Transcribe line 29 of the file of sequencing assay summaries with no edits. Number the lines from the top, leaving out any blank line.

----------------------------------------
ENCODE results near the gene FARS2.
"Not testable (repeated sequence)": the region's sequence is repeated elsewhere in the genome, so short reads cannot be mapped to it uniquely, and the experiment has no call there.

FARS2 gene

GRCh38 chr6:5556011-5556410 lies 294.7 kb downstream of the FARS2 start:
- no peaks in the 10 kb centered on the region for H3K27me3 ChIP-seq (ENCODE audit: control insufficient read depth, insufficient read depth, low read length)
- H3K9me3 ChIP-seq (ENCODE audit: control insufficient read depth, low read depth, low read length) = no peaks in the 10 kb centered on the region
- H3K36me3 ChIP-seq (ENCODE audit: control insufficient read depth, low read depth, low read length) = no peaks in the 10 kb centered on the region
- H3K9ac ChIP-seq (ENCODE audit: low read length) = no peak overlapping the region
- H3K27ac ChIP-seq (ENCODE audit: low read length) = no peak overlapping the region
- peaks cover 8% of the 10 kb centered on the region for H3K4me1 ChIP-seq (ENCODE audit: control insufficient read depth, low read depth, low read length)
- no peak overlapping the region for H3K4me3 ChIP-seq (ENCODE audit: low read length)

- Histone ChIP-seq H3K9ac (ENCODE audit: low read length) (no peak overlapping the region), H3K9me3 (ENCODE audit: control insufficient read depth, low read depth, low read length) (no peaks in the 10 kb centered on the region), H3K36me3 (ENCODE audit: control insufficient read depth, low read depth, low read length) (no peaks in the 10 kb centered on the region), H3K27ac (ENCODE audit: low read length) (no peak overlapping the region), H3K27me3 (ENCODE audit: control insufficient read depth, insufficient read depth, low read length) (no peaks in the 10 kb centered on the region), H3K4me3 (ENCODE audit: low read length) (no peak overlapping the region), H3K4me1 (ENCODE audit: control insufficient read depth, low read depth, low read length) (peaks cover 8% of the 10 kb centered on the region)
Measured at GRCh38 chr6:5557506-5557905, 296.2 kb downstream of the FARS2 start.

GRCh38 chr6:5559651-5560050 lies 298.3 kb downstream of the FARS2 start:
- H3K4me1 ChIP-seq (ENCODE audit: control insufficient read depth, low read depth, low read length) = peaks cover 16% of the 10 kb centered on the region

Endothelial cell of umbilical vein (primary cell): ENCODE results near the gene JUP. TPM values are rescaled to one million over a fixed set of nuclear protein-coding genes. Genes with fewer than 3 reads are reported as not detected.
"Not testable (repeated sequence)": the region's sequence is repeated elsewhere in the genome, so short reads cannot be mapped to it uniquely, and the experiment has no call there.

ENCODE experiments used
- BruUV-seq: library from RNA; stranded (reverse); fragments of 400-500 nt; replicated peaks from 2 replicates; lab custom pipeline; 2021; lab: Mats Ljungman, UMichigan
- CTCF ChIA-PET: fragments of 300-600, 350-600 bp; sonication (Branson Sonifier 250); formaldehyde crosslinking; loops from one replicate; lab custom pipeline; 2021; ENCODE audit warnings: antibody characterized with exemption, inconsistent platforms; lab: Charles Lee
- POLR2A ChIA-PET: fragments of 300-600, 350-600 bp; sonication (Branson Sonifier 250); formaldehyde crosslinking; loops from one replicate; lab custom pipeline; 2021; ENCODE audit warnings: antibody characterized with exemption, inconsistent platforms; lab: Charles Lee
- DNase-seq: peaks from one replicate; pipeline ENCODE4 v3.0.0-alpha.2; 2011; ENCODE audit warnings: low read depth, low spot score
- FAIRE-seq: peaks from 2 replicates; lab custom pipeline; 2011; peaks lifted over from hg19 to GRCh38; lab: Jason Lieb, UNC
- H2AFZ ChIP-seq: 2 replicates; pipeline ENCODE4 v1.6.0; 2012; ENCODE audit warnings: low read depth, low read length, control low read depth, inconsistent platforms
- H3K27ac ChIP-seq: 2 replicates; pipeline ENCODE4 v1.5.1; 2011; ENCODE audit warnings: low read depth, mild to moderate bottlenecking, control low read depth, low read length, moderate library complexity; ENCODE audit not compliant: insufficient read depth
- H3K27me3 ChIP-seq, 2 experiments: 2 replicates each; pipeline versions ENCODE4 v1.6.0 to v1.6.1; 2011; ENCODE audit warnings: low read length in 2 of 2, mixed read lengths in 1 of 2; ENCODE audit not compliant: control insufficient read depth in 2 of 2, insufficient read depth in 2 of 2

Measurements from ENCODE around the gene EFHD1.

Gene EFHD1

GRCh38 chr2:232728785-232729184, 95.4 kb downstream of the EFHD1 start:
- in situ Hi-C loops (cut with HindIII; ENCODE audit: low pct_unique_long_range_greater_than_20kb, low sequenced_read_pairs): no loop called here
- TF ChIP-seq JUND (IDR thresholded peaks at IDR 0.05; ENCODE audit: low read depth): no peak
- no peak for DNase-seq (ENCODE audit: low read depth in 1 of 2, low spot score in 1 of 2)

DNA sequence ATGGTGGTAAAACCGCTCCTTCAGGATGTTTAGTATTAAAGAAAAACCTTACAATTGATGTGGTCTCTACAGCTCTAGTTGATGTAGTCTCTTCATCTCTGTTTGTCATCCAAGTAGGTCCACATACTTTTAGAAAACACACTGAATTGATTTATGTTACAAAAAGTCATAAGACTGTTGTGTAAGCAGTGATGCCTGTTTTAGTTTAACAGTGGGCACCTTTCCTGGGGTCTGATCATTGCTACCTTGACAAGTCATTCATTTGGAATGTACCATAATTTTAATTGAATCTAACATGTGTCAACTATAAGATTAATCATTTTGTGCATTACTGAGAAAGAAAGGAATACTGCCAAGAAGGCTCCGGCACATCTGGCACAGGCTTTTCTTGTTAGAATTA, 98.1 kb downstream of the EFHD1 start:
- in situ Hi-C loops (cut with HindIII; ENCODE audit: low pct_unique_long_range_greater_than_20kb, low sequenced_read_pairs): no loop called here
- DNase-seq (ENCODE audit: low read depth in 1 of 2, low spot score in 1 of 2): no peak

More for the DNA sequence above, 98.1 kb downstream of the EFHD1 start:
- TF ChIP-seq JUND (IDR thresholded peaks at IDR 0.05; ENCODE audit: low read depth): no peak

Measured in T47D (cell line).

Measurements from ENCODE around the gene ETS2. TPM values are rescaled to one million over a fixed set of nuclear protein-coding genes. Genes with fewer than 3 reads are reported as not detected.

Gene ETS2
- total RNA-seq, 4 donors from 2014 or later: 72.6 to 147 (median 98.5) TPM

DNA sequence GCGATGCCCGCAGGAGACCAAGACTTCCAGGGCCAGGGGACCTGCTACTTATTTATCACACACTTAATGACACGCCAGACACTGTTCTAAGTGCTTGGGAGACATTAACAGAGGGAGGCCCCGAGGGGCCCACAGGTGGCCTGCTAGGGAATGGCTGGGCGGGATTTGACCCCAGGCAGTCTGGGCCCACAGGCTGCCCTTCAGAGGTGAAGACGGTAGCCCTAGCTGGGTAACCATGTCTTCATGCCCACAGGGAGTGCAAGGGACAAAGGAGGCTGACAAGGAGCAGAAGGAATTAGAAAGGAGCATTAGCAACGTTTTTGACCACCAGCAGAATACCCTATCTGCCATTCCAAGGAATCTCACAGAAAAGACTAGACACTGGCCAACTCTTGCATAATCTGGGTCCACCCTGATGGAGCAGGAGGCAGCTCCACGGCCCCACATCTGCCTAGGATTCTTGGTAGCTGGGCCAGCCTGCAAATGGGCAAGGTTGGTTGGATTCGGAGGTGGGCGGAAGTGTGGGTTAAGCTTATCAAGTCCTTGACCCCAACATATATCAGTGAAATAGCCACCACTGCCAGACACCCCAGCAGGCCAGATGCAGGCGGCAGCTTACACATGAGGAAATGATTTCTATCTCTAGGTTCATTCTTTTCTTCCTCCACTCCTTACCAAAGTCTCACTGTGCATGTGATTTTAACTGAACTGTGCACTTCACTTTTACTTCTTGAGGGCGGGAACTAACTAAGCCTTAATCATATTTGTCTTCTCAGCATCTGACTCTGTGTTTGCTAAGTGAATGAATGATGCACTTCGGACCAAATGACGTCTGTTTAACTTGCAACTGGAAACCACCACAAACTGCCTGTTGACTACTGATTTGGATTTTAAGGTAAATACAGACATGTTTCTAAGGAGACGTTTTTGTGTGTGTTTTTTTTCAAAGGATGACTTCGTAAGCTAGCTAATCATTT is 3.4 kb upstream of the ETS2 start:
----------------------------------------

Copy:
GRCh38 chr2:232728785-232729184, 95.4 kb downstream of the EFHD1 start: